Not all passed silent judgement. Some were more vocal. One idiot family acquaintance said Richard had got what he deserved. I should have punched him in the face. I could have laughed when two years after my brother’s death I saw the idiot family acquaintance, and he told me he had AIDS. He didn’t have to tell me; I could see it a mile off. I made the same mistake twice, I resisted the urge to punch him in the face again, and I didn’t have the heart to tell him he got what he deserved either. I just turned and walked away.
Karen and I knew we couldn’t go back to the UK and leave the family at such a dark and tumultuous time. We found work in Estcourt. Every second weekend for nine months, we would travel down to Umkomaas to be with Richard, mom and dad. My mother was doing the full-time nurse trip. She had been a nurse many years before, and as a mother of five boys she had changed enough nappies and cleaned up enough vomit, to be able to nurse her dying son.
She did it all again with grace and patience, then would go out and sit on the veranda and stare at the ebb and flow of the river and cry.
We seemed to cry in shifts. I felt that if we caught each other crying the whole family would collapse in a heap of blubbery emotion and would just fall apart. So, I would go and cry in the garden and then come back and try and be brave. I would rub his feet, they were just bones covered in skin really, but it gave him some pain relief and helped the circulation. It was just so hard to keep it together.
I knew he would die that Sunday. He was so restless and just wouldn’t settle. He didn’t even recognise me, and in his eyes, I could see that he was so tired of suffering. We were spending the night with my younger brother in Durban and as we drove to his house, I lay on the back of the bakkie and prayed all the way into the city that Richard would die. We had been at the house for ten minutes and God answered my prayer.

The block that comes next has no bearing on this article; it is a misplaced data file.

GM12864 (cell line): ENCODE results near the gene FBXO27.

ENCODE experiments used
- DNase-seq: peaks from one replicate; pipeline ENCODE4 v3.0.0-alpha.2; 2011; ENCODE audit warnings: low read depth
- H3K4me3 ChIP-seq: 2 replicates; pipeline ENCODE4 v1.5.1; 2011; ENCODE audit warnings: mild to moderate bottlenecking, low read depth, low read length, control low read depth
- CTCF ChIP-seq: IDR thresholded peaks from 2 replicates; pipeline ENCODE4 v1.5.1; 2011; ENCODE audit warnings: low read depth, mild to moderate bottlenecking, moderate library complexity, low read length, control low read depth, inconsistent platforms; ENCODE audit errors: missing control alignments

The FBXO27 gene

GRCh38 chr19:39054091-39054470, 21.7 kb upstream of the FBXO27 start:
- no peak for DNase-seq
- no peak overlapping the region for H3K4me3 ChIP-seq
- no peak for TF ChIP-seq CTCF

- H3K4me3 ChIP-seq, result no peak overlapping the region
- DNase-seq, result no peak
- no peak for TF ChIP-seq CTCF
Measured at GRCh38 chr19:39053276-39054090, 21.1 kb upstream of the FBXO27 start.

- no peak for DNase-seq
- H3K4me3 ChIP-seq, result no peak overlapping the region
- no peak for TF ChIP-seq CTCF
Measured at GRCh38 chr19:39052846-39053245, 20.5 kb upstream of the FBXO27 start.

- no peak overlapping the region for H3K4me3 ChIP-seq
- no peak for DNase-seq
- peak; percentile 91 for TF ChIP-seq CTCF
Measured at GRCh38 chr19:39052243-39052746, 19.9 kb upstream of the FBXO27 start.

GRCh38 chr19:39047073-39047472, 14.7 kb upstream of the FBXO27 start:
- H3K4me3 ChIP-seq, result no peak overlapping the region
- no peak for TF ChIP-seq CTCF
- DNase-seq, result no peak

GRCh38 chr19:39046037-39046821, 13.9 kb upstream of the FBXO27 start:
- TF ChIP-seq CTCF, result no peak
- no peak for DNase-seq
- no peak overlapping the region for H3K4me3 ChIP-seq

Dad phoned and said Richard had gone. We drove back to Umkomaas at high speed in silence. The house was so quiet. In the distance, the Sappi Saiccor steam train could be heard shunting loads of timber up to the factory and the sound of the surf could be heard every now and then. Mom and dad sat at the table in the stunned silence of grief.
They were in the room with him when he died. Dad had Richard’s head in his lap, and mom was holding his hand. We were all relieved that Richard wasn’t suffering anymore.
I went into the room. They had straightened the covers and he lay there still and cold and dead. I wept for my brother and still do, when I think nowadays that HIV is no longer a death sentence. I wept for my parents who had given so much, and now were broken financially and in spirit. They never recovered fully.
At the funeral I wanted to throw people out, some of them were there just to gloat, to see if we would let slip that it wasn’t cancer. To pay their respects and see if they could pick up any more scandal.
“Bet it wasn’t cancer.”
“He was gay you know.”
“Of course it was AIDS, they are just saying cancer.”
Twenty-six years later, when people ask about my brother’s death I still lie and say he died of cancer. I really want to tell the truth, but I know that you will pass judgement. It’s what we humans do.
The only person I know who has admitted to having family die of AIDS is Dr Mangosuthu Buthelezi, and I wish I were as much a man as he.
You see my brother died of cancer. DM/ML
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WD-40 is not patented as that would force the makers to reveal its formula.